These groups have been very active for some time. They target public audiences, including the government and other interest groups.

My focus was on campaigns for political empowerment rather than access to economic and material resources.

These groups’ websites were notably non-confrontational in style. They promoted group activities, created public awareness, and sought feedback and involvement. Mostly the language was used to inform, report and claim, and to describe events and processes. Sometimes it was used to give direction, such as appealing for and inviting certain actions.

English was the language used for most of the website content.

The groups were not only active via their websites but also on their social media platforms, particularly Twitter and Facebook. Campaign messages on these platforms were different from those on the websites. They celebrated successful female politicians and expressed resistance and hope. They showed solidarity with inspiring women parliamentarians and other role models, and mobilised support for women running for political office.

Messages on social media called for members to participate in rallies and offline protests, demand change and reject the marginalisation and victimisation of female politicians.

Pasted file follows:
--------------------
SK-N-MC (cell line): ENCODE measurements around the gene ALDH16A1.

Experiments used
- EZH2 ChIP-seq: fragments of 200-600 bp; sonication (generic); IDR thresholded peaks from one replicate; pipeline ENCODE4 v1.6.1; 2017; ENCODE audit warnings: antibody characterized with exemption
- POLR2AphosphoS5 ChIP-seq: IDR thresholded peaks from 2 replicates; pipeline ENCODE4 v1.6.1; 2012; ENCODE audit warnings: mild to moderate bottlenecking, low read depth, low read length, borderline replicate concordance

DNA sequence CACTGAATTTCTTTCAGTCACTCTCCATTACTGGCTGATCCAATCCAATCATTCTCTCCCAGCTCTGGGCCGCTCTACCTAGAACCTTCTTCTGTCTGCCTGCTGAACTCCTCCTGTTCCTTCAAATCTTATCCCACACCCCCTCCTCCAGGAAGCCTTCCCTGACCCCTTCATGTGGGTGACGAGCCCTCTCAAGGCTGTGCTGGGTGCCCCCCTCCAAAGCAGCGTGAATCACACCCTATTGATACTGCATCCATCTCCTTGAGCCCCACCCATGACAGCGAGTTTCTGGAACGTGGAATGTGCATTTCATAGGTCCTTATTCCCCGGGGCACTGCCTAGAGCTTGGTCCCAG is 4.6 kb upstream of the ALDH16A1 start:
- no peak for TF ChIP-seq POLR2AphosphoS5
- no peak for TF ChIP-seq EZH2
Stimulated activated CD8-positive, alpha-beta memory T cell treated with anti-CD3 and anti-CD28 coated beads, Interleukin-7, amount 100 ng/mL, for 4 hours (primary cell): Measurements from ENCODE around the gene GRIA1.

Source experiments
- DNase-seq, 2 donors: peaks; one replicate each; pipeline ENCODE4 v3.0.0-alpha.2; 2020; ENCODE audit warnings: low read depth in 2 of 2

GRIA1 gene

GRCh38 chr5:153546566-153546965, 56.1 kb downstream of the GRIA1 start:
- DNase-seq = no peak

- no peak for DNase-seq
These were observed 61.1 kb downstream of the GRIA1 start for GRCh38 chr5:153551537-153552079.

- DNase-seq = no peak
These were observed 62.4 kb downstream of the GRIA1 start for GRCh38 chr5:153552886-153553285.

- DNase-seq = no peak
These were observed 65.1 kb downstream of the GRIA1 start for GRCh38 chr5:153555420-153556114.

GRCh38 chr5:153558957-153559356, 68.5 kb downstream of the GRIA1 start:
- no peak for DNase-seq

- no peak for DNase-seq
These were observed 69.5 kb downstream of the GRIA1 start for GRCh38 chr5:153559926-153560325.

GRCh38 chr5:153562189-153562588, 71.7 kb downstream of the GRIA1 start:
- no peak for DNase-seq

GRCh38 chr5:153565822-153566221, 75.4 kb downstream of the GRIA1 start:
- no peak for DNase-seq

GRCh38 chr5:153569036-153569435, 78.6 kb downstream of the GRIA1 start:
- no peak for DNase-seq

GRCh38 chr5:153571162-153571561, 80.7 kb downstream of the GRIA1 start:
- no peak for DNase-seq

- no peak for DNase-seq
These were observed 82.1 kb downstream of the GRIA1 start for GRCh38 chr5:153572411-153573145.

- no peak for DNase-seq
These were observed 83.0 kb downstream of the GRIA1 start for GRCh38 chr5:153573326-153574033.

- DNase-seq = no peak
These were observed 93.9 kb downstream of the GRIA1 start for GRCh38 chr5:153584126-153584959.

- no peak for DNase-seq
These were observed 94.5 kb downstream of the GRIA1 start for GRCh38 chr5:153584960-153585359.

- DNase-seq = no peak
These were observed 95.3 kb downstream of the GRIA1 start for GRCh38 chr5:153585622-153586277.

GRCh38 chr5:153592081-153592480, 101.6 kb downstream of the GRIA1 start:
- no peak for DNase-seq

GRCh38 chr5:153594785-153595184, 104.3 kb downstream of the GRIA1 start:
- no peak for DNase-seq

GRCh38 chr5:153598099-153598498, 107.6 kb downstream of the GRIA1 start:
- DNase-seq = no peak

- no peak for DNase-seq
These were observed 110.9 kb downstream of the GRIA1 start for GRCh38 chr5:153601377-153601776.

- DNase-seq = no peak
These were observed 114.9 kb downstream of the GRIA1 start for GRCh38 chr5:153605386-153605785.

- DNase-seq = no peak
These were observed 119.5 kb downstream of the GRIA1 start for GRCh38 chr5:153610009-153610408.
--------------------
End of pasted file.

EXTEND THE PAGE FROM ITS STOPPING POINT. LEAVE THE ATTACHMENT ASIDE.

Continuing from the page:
The messages did not explicitly challenge male authority, but asked for a fair chance for women to decide on issues that affect their lives.

Other campaign messages were about group activities such as webinars and training for women aspiring to political office.

The language used tended to be encouraging towards women, and not hostile to men.

Room for improvement

With the backing of the United Nations and the African Union, women in African countries are achieving progress. Rwanda, for example, has the world’s highest level of female representation in government, at 61%.

The number of women in government in sub-Saharan Africa grew to a regional average of 23.7% in 2018. In Ghana, 14% of seats in parliament are held by women after the election in 2020. In Nigeria, the House of Representatives has 18 female members (5%) out of 360 while the Senate has eight women (7%) out of 109 members.

Further progress will depend in part on the challenges that online activism faces. These problems are not particularly related to the content and character of online communication, but rather to access to technology. Urban women have an advantage over women in rural areas because of their access to the internet.

In Ghana and Nigeria, the internet doesn’t reach rural areas due to perceived low revenues and steep investment cost. Technology companies don’t invest where the population is small or sparsely distributed.

So it is difficult for people in rural areas to access online-based advocacy forums and training.

While online activism of the women’s empowerment advocates is effective, it is limited to a small percentage of the population. Women are still grossly underrepresented in Nigeria and Ghana.



This article is republished from The Conversation under a Creative Commons license. Read the original article here.